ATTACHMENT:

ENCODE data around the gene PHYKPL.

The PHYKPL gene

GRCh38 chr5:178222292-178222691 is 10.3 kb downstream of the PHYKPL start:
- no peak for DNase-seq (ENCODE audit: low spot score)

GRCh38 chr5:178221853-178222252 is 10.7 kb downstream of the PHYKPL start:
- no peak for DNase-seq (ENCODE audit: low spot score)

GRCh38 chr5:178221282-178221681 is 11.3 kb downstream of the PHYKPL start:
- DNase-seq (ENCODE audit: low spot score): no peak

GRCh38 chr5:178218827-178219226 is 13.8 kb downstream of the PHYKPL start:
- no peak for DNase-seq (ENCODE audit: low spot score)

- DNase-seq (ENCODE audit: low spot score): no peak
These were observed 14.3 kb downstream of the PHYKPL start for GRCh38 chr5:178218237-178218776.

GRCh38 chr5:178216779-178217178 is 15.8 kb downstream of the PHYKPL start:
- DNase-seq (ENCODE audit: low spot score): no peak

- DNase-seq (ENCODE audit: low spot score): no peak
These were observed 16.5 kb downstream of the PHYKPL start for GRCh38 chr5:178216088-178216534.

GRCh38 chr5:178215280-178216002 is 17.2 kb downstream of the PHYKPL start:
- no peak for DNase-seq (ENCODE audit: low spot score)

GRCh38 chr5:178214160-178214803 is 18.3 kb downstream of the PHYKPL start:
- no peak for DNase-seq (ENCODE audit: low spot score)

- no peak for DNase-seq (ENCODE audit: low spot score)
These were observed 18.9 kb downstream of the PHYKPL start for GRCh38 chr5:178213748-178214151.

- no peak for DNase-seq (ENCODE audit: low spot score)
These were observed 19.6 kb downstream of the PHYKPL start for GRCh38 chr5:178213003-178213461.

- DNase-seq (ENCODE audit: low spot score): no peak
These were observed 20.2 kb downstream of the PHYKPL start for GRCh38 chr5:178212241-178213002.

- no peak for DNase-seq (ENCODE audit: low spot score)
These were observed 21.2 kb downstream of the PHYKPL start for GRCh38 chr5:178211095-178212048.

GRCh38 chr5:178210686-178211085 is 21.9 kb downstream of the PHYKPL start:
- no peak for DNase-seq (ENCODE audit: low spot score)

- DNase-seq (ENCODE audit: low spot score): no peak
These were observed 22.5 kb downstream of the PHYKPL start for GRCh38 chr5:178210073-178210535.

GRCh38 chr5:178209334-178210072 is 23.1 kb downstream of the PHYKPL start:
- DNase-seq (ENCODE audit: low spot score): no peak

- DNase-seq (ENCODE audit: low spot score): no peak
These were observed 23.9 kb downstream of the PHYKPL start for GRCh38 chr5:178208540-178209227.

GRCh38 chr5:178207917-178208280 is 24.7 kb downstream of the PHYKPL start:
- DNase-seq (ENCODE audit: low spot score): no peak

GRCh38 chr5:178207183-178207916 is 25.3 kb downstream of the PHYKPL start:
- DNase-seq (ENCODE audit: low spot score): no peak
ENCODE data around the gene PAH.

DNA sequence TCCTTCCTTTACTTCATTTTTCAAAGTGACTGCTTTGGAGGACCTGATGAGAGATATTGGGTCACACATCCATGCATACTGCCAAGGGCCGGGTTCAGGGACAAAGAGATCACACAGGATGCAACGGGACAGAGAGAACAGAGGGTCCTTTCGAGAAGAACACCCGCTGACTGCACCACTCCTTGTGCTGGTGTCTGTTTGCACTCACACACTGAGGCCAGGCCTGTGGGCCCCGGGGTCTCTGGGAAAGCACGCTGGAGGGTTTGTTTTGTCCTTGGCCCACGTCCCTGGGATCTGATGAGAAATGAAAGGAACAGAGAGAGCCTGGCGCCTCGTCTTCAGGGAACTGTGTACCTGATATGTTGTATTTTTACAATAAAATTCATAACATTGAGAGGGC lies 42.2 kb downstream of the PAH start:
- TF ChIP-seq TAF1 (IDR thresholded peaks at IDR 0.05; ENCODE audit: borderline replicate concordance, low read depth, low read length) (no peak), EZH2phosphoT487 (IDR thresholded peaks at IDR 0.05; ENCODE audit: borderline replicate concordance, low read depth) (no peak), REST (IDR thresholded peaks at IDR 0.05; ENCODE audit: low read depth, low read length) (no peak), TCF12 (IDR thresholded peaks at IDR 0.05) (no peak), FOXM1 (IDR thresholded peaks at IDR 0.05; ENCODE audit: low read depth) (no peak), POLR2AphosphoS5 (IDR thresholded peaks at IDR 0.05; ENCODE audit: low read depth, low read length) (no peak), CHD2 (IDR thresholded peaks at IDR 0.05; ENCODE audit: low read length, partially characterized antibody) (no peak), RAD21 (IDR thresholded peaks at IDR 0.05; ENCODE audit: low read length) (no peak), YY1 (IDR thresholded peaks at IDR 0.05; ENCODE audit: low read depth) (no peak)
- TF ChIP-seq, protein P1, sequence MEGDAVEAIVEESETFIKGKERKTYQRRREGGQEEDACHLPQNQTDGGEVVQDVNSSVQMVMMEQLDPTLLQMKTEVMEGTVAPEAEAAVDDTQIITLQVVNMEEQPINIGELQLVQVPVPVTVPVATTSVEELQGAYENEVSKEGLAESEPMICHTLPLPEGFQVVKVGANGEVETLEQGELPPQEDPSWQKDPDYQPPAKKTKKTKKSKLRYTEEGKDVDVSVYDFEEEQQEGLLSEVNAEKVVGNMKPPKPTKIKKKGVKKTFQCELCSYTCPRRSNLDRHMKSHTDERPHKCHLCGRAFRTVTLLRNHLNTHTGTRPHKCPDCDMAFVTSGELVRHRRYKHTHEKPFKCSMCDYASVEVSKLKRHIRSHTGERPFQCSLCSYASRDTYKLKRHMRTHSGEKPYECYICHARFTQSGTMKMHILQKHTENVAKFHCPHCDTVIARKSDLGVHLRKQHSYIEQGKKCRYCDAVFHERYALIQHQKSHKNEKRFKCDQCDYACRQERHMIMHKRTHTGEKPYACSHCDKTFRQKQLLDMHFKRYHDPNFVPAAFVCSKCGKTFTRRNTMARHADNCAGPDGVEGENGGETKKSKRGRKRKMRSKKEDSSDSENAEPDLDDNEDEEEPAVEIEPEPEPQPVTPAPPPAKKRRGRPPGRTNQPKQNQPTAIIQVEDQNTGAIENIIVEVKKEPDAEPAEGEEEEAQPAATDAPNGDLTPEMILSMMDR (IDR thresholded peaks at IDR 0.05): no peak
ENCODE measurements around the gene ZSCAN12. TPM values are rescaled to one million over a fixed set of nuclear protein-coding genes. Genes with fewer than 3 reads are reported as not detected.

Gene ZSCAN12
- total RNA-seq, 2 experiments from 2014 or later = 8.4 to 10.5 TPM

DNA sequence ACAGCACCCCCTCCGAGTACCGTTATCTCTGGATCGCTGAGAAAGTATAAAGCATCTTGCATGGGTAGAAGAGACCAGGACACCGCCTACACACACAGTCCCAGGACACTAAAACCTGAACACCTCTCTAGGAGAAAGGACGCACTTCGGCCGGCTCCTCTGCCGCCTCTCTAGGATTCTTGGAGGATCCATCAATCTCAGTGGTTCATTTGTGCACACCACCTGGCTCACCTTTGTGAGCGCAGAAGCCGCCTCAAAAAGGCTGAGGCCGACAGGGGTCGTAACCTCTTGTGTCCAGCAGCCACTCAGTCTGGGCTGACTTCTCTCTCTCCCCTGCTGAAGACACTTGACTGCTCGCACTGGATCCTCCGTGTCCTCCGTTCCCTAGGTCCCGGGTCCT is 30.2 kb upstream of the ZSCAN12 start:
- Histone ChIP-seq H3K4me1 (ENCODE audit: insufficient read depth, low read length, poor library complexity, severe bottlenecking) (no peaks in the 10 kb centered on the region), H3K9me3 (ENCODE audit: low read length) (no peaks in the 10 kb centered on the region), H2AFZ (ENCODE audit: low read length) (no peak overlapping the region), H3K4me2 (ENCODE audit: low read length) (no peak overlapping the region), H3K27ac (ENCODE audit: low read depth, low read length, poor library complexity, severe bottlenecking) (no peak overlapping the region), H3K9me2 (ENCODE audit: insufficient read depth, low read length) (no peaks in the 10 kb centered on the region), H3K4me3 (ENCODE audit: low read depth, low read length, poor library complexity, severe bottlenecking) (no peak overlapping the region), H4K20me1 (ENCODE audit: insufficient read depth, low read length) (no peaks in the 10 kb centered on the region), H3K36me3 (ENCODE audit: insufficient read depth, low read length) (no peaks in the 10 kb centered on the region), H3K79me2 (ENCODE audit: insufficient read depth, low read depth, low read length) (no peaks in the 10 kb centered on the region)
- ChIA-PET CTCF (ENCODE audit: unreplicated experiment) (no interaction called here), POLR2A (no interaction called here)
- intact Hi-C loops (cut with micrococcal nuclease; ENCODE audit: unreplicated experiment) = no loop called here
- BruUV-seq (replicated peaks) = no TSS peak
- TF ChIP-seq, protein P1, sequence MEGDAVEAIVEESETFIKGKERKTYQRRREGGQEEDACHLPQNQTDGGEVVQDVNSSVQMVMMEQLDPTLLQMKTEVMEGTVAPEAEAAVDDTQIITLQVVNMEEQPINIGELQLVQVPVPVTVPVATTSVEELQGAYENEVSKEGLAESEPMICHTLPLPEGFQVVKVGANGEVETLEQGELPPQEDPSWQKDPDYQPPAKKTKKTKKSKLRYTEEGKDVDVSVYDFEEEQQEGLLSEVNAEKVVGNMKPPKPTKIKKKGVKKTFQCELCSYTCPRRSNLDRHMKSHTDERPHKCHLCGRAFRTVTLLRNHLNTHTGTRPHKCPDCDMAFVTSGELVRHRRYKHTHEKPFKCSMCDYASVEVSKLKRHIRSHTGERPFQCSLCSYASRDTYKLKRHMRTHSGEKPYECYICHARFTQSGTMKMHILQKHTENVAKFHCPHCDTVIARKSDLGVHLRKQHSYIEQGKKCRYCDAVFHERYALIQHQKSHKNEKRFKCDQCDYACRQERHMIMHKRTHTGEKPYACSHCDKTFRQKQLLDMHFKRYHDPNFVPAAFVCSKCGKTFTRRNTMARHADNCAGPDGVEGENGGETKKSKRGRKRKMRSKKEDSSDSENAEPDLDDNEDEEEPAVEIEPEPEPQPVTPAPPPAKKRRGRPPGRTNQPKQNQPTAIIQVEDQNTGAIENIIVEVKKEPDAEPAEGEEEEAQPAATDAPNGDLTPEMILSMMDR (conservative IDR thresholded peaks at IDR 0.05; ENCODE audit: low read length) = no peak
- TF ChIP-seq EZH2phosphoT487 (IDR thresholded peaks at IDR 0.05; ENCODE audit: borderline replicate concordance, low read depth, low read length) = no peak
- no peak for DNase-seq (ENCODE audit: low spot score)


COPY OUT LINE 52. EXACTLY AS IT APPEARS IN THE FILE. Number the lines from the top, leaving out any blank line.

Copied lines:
- BruUV-seq (replicated peaks) = no TSS peak